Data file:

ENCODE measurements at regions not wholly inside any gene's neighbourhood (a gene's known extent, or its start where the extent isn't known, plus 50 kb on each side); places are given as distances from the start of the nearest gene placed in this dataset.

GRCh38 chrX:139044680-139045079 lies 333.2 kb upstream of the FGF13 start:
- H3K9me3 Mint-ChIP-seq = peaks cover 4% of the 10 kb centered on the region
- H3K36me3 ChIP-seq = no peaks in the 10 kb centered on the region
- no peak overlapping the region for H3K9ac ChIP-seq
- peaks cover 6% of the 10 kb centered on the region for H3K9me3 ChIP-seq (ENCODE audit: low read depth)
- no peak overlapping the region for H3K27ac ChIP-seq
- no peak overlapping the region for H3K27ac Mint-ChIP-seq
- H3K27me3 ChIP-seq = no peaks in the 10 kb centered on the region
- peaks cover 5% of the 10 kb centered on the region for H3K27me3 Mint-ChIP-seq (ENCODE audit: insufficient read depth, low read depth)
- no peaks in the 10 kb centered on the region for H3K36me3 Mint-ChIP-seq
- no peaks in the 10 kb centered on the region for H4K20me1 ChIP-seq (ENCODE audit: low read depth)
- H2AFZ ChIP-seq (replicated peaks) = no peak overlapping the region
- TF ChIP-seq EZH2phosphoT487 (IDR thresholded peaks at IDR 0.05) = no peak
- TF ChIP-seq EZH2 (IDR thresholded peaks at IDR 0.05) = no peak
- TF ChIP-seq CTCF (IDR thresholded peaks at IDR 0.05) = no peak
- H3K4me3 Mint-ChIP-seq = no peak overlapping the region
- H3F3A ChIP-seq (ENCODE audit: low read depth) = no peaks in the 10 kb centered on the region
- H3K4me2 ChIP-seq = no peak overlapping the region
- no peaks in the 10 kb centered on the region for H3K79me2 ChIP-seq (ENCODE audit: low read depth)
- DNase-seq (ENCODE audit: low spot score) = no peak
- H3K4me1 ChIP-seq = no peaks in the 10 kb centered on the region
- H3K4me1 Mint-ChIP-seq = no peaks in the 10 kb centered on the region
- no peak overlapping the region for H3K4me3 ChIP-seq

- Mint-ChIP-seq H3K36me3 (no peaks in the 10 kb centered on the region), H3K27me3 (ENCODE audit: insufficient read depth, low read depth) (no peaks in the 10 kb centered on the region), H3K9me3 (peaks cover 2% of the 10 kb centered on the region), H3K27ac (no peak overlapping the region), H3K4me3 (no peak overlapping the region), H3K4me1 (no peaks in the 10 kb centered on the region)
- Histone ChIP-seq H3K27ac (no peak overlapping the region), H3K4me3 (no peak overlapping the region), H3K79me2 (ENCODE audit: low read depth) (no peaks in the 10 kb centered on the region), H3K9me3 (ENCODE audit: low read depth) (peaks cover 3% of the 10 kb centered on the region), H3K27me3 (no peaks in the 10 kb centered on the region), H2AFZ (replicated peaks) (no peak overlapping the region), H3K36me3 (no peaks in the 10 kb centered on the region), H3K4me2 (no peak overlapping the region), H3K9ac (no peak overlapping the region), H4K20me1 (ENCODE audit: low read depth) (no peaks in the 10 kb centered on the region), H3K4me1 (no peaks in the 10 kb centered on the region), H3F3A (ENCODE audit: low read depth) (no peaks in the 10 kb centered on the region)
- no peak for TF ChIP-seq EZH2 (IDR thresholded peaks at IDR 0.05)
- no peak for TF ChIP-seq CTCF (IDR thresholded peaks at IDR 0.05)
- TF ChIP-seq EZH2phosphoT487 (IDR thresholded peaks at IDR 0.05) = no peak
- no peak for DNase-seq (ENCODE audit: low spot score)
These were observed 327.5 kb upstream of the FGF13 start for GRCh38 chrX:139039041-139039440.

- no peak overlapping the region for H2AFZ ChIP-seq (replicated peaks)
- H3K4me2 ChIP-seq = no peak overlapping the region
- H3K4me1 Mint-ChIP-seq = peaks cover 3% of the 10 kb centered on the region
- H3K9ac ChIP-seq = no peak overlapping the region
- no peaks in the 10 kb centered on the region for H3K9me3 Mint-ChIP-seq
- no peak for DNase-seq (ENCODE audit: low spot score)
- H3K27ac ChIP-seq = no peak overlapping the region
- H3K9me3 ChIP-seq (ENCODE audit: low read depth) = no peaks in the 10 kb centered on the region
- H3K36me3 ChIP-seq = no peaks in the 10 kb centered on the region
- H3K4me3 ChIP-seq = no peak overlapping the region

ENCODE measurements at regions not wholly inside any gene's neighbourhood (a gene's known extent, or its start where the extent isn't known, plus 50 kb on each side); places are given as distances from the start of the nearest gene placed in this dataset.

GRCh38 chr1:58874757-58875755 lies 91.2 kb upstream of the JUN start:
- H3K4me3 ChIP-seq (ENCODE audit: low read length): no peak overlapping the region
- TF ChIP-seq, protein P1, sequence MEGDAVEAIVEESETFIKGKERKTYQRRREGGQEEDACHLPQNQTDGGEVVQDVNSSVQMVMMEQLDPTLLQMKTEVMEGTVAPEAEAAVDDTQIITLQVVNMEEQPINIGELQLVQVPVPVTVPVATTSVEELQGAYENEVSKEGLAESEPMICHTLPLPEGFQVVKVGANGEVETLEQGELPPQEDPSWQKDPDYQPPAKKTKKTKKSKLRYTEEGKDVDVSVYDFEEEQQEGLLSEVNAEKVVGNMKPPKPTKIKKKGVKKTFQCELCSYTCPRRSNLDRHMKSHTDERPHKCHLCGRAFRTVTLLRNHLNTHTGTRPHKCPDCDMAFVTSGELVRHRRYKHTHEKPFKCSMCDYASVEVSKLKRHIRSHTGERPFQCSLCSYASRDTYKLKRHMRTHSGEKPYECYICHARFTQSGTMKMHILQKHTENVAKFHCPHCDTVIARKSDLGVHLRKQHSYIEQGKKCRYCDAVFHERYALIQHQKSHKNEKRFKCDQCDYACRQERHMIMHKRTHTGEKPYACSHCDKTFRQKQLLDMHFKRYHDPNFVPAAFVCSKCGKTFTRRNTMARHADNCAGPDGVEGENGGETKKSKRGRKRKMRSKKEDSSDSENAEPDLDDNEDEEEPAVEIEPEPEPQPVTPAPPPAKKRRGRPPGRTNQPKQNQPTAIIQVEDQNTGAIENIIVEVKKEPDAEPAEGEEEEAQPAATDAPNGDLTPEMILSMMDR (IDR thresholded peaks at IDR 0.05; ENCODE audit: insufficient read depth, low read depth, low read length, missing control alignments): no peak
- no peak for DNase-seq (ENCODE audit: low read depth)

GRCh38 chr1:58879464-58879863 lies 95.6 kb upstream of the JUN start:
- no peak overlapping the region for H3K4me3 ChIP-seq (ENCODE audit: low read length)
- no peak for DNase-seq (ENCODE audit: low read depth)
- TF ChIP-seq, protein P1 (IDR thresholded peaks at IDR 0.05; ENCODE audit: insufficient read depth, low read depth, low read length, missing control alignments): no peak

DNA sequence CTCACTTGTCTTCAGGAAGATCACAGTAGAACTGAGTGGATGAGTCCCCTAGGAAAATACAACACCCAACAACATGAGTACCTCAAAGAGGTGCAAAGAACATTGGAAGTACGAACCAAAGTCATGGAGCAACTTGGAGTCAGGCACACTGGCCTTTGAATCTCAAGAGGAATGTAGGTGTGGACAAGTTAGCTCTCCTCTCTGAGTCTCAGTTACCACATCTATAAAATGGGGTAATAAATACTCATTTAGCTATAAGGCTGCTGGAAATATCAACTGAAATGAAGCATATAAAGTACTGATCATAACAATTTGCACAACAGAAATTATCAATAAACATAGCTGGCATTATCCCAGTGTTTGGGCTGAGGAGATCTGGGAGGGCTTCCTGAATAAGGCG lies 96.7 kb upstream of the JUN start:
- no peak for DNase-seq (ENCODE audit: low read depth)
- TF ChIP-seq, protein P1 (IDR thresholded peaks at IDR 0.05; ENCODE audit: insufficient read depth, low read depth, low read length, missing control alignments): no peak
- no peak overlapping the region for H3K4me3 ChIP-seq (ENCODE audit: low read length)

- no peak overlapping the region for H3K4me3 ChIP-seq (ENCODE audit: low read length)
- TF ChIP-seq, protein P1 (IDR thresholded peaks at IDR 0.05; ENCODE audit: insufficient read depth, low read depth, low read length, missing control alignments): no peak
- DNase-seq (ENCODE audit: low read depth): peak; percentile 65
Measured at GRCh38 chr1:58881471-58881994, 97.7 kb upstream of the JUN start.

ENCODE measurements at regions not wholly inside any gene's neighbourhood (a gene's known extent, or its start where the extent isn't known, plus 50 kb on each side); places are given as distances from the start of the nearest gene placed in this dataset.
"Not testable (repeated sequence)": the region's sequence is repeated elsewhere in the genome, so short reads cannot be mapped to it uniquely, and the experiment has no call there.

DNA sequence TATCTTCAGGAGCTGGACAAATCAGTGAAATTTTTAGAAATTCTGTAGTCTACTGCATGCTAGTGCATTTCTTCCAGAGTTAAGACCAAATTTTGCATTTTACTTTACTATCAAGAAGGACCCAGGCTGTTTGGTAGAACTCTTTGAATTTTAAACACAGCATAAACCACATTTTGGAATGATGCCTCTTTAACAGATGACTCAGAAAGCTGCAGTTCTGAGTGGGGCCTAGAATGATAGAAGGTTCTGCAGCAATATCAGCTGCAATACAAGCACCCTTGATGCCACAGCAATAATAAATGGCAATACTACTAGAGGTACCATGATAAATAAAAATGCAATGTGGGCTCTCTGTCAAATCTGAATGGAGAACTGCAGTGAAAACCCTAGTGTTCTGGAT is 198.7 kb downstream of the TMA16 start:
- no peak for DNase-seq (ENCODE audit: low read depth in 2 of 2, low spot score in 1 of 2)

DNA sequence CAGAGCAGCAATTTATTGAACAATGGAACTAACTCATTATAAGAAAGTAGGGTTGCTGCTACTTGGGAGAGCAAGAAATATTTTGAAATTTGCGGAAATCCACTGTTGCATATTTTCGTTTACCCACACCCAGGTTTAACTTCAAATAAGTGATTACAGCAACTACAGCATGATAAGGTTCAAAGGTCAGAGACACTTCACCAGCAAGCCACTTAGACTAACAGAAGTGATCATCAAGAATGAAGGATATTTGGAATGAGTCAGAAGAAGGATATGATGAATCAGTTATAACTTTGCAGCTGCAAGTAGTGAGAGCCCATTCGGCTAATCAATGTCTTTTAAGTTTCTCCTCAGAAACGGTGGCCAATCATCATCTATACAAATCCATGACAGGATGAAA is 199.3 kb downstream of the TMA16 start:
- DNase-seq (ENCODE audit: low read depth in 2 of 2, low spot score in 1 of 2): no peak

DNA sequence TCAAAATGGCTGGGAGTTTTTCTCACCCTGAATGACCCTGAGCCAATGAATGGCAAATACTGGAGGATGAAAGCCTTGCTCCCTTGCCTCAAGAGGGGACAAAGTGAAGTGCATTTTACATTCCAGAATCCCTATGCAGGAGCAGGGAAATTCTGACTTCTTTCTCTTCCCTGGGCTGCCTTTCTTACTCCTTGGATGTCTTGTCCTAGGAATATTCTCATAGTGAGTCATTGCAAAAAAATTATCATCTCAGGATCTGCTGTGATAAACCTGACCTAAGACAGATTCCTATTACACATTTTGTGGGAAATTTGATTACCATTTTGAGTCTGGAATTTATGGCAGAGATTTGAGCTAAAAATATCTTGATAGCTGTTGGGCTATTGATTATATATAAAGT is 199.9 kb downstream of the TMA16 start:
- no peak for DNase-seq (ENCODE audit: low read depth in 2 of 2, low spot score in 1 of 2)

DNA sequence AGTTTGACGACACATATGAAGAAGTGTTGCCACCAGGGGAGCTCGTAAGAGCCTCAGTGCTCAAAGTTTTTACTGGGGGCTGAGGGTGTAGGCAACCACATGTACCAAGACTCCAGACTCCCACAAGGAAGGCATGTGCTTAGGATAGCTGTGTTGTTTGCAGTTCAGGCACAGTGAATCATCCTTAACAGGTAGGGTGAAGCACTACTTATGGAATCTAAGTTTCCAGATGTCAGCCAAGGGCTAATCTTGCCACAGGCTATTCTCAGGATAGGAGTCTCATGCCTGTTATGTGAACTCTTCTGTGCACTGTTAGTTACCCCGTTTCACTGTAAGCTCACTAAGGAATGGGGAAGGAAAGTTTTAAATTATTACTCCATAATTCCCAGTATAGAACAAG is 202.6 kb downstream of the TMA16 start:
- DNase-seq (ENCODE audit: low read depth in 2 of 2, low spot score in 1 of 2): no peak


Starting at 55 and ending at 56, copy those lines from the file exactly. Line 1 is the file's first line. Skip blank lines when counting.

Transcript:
- no peak overlapping the region for H3K4me3 ChIP-seq (ENCODE audit: low read length)
- TF ChIP-seq, protein P1 (IDR thresholded peaks at IDR 0.05; ENCODE audit: insufficient read depth, low read depth, low read length, missing control alignments): no peak